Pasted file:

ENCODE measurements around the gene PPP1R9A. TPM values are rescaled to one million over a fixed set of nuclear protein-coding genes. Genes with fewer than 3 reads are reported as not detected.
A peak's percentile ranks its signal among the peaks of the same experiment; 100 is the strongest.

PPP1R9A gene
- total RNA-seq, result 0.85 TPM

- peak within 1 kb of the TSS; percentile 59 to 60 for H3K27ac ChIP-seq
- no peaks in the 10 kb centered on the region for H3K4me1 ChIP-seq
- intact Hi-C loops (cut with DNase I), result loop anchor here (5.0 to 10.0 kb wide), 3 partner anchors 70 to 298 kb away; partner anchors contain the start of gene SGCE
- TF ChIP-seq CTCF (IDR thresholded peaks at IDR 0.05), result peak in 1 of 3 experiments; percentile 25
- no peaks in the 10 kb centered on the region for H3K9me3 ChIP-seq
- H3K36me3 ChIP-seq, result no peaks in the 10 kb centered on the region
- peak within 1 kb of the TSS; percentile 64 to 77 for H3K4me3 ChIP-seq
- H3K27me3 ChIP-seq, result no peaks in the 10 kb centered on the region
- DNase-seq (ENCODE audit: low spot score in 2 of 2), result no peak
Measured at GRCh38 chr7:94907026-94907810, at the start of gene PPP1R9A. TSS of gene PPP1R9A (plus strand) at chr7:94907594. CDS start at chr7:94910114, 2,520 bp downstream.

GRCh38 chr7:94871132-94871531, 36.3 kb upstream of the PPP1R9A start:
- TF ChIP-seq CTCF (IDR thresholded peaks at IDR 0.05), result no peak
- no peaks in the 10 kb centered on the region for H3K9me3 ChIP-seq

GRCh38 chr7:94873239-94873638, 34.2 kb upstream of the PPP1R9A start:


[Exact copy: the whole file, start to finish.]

ENCODE measurements around the gene PPP1R9A. TPM values are rescaled to one million over a fixed set of nuclear protein-coding genes. Genes with fewer than 3 reads are reported as not detected.
A peak's percentile ranks its signal among the peaks of the same experiment; 100 is the strongest.

PPP1R9A gene
- total RNA-seq, result 0.85 TPM

- peak within 1 kb of the TSS; percentile 59 to 60 for H3K27ac ChIP-seq
- no peaks in the 10 kb centered on the region for H3K4me1 ChIP-seq
- intact Hi-C loops (cut with DNase I), result loop anchor here (5.0 to 10.0 kb wide), 3 partner anchors 70 to 298 kb away; partner anchors contain the start of gene SGCE
- TF ChIP-seq CTCF (IDR thresholded peaks at IDR 0.05), result peak in 1 of 3 experiments; percentile 25
- no peaks in the 10 kb centered on the region for H3K9me3 ChIP-seq
- H3K36me3 ChIP-seq, result no peaks in the 10 kb centered on the region
- peak within 1 kb of the TSS; percentile 64 to 77 for H3K4me3 ChIP-seq
- H3K27me3 ChIP-seq, result no peaks in the 10 kb centered on the region
- DNase-seq (ENCODE audit: low spot score in 2 of 2), result no peak
Measured at GRCh38 chr7:94907026-94907810, at the start of gene PPP1R9A. TSS of gene PPP1R9A (plus strand) at chr7:94907594. CDS start at chr7:94910114, 2,520 bp downstream.

GRCh38 chr7:94871132-94871531, 36.3 kb upstream of the PPP1R9A start:
- TF ChIP-seq CTCF (IDR thresholded peaks at IDR 0.05), result no peak
- no peaks in the 10 kb centered on the region for H3K9me3 ChIP-seq

GRCh38 chr7:94873239-94873638, 34.2 kb upstream of the PPP1R9A start: